By Tom Gillispie
Larry Mosher laughs when he’s reminded that drivers at Hickory Motor Speedway call 62-year-old Marshall Sutton “Old Man.”
“You know what I call him?” the 67-year-old Mosher asked rhetorically. “I call him the Younger Old Man.”
Sutton has won this season at HMS, and Mosher wants to join him in the win column.
Kevin Townsend and Kevin Eby have won the most Street Stock races this year at HMS, and Eby, Townseld, Sutton and Mosher are the top four in Street Stock points.
“I’ve not won a feature yet,” Mosher said. “I’ve been close several times. I’ve been second to both Kevins (Townsend and Eby) this year, second to Townsend twice and second to Eby once.”
As for that first win, “I’ll be an optimist,” he said. “I’ve been knocking on the door. We only have three more nights this year (counting last Saturday).
“I will not be comfortable retiring (from racing) until I win one. Then I can say I won on both dirt and asphalt.”
Mosher graduated from high school in 1965 in Rochelle, Ill. He was in the service in Korea for three years, then began racing dirt in 1971.
He says he got to like North Carolina when he was at Fort Bragg.
“I thought, ‘When I get to retirement, I’m coming back to North Carolina,’ ” he said with a smile in his voice.
He kept his promise to himself, as Mosher retired in 2002 and the Moshers moved to the Taylorsville area 11 years ago. Mosher didn’t start racing again until two years ago, when he raced at a dirt track in Cleveland County.
He first tried Hickory last year, his first season on asphalt. He’s fourth in Street Stock points this year, and he was seventh in last Saturday’s race.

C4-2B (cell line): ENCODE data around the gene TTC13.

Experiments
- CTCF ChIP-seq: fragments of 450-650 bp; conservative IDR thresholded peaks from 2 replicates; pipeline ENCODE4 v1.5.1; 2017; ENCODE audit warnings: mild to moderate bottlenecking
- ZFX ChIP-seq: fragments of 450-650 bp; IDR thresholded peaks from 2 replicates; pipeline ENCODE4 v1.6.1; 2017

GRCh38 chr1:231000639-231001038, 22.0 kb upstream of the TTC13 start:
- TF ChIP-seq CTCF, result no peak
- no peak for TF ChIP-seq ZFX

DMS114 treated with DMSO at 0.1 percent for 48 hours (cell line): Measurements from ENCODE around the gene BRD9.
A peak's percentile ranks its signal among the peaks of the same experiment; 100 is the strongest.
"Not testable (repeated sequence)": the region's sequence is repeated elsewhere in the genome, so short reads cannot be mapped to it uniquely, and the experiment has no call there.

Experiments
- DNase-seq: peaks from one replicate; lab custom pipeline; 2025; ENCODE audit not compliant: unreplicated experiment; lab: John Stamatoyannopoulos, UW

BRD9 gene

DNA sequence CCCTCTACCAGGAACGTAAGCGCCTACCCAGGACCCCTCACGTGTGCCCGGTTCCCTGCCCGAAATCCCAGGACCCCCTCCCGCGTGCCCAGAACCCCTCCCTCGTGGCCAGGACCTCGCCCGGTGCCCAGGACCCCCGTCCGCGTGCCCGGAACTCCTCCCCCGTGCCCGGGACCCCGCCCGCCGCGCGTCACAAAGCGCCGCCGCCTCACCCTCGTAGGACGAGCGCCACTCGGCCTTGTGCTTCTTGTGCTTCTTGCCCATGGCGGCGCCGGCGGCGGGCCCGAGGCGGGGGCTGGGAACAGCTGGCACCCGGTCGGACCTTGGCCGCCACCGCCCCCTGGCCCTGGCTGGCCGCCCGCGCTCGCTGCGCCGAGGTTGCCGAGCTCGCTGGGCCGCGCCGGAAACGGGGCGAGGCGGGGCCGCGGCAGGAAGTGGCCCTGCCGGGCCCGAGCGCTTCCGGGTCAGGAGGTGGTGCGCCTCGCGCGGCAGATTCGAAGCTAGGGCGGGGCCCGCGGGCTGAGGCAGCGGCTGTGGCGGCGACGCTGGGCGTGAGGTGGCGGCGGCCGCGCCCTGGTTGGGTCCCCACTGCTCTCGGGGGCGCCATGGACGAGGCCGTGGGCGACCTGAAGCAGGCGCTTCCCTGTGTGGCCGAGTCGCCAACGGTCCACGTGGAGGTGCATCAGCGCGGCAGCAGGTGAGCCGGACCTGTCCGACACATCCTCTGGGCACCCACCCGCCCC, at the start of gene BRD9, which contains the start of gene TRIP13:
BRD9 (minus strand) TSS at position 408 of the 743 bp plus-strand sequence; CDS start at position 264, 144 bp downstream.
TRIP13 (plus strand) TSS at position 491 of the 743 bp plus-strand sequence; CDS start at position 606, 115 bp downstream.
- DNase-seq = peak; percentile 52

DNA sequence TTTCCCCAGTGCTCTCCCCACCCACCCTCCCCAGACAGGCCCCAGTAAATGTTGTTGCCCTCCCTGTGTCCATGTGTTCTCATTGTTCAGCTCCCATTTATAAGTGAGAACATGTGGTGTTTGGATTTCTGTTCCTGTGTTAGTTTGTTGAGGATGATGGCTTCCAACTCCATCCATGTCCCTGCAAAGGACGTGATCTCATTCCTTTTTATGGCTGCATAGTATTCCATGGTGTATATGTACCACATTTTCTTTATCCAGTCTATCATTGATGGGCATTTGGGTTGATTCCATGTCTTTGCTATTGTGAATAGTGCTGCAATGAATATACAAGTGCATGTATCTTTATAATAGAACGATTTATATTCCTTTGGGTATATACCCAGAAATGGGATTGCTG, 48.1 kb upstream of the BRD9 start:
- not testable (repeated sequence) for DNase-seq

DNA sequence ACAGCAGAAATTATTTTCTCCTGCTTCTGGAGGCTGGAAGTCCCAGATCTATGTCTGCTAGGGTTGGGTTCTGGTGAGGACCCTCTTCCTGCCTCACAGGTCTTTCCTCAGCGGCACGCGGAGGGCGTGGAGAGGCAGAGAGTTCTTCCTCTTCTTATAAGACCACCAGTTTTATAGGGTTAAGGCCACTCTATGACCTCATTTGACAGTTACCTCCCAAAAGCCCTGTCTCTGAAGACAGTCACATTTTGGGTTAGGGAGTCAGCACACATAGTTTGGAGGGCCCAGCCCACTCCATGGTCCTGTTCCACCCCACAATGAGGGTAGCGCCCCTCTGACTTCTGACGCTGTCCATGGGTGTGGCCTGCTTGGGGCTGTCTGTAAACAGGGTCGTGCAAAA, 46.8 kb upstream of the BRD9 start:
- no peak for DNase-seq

“They say that, if you run dirt, you can run asphalt,” Mosher said. Now, he’s trying to prove it’s true.
He raced dirt Late Models for many years, but he’s contented himself with running Street Stocks at Hickory.
“Let's face it, expenses are out of sight,” he said. “When you’re retired and on a fixed income, it’d be crazy to think you could be competitive in Late Model. In Street Stocks, you can be competitive and not break the bank.
“The years I was running Late Models, it cost me a small fortune, but at least I working (at a power company) then.”
Mosher says he enjoys being “down here. I enjoy Hickory, the weather down here. I enjoy retirement. This racecar keeps me very busy.”
He also keeps busy helping fellow driver Dylon Wilson and Dylon’s dad Eric work on their car.
If he runs next season, he said, it’ll be in Street Stocks. His wife will help him decide if he races.
“I have to thank my wife Judy for all this,” he said. “I can do this because she lets me.”
The most memorable race of Mosher’s career came years ago at a five-eighths-mile track in Illinois.
“(The guy next to him) turned right and ran over me with his left-front (tire),” Mosher said. “I went over a wall and took out a 60-foot light pole; they had to cancel the rest of the show.
“I got an award at the end of the year for the Most Enlightening Night of the Year. I don’t know why it was enlightening, since the lights went out.
“It was fun when it was over, but it was scary at the time,” Mosher added. “The light pole snapped and fell on the car, and there were electric lights, wires and glass everywhere.”
Mosher, by the way, isn’t the oldest driver at HMS; that would be Bill Webb, the 78-year-old Classic Sportsman racer. Still, there’s a ton of experience on his team. Mosher’s helpers are Jim Hartung, 66, and Wiley Ballard, 73.
“I guess we're the old guys out there,” he said, laughing. “Us old guys still can get it done.”
(NOTE: This story appeared in the Hickory Daily Record in 2014.)
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